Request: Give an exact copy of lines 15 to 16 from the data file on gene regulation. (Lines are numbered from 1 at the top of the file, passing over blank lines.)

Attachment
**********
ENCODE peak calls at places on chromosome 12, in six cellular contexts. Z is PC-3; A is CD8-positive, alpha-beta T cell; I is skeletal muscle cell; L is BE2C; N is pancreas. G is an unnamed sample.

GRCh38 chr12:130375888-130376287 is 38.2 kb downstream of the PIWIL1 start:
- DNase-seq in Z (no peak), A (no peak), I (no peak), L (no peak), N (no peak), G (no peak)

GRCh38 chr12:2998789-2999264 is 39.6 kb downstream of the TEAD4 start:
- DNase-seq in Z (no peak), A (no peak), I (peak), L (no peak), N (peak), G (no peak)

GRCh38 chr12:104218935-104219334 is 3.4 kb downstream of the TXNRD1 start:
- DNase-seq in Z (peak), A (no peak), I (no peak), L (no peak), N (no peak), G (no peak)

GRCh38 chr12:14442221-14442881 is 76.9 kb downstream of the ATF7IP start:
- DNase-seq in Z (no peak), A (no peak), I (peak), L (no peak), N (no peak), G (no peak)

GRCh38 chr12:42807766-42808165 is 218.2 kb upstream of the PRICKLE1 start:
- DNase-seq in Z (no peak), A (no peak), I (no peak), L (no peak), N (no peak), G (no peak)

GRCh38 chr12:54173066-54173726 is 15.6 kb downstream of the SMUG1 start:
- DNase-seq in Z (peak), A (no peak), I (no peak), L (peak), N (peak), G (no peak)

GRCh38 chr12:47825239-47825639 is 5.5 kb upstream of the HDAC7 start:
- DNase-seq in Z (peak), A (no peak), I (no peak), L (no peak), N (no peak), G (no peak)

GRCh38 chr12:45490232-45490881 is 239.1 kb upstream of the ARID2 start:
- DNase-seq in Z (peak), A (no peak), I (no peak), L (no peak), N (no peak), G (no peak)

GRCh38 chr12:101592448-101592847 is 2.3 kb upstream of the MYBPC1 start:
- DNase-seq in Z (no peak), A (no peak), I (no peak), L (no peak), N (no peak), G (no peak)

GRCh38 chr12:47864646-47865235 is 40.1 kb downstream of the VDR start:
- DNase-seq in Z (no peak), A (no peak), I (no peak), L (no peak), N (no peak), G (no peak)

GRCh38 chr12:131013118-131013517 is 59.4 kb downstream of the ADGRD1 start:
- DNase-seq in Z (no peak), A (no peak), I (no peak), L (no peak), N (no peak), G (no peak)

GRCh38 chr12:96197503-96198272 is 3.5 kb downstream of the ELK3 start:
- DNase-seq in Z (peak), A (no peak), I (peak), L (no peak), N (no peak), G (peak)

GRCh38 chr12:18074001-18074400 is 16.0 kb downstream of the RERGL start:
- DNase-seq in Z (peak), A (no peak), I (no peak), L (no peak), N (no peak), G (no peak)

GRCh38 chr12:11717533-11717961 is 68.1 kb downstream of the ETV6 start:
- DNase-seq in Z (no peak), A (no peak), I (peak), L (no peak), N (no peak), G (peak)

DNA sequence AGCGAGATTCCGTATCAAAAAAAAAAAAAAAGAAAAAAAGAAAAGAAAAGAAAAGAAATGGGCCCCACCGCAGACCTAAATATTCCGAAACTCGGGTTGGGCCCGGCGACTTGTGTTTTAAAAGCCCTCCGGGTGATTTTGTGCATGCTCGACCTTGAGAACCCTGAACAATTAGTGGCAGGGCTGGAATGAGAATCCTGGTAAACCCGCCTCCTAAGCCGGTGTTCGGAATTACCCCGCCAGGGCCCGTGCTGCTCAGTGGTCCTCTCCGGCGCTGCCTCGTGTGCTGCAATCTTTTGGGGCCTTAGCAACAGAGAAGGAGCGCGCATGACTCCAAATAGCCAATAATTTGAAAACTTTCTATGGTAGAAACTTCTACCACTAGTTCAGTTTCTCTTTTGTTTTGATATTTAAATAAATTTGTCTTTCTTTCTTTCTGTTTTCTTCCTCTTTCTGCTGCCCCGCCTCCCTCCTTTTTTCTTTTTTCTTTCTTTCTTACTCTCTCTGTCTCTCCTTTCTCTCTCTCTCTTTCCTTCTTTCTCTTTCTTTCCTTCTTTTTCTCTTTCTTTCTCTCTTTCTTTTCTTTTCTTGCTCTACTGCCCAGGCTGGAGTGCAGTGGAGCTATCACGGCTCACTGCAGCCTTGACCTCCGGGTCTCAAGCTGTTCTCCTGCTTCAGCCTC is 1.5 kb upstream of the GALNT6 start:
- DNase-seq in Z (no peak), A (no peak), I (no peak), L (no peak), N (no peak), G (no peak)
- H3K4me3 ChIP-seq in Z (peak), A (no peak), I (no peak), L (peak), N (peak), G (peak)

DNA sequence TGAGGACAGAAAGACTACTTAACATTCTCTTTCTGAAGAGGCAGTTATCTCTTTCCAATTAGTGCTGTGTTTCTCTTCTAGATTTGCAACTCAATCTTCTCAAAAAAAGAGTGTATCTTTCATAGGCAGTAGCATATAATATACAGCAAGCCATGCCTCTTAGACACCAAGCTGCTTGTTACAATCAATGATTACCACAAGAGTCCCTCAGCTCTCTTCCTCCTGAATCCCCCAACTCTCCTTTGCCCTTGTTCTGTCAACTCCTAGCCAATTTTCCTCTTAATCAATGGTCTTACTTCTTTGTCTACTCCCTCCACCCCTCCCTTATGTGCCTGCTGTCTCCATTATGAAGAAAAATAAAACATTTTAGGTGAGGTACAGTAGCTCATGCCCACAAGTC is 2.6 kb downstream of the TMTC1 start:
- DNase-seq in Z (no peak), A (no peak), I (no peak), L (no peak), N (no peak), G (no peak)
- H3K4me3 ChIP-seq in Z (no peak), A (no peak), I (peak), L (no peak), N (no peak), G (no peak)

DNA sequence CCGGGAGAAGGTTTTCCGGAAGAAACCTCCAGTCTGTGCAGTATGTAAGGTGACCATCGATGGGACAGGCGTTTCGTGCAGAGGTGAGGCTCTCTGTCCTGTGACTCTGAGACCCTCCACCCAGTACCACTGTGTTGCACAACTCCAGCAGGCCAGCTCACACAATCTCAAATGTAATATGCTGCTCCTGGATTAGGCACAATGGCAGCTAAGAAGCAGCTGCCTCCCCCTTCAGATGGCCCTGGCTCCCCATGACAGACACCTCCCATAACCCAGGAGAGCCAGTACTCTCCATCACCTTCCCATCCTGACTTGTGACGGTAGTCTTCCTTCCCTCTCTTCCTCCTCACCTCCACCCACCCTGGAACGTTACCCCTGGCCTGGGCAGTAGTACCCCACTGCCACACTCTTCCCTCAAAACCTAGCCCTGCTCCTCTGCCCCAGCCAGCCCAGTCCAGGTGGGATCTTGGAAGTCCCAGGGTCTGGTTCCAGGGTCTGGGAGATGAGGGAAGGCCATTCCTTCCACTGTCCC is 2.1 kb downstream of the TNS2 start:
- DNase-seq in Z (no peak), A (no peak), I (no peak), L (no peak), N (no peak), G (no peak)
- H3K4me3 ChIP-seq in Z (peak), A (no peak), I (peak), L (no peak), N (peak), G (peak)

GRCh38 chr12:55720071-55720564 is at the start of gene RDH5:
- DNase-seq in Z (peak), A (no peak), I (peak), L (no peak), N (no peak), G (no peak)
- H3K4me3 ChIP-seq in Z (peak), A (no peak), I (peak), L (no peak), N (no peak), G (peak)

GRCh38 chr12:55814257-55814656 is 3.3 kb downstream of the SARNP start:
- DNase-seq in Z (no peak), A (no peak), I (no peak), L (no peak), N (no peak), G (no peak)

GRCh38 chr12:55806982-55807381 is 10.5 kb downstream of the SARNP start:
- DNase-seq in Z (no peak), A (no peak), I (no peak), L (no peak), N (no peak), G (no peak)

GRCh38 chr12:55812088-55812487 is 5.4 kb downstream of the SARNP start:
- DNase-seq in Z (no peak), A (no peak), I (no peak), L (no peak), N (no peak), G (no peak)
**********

- DNase-seq in Z (peak), A (no peak), I (no peak), L (no peak), N (no peak), G (no peak)

GRCh38 chr12:45490232-45490881 is 239.1 kb upstream of the ARID2 start: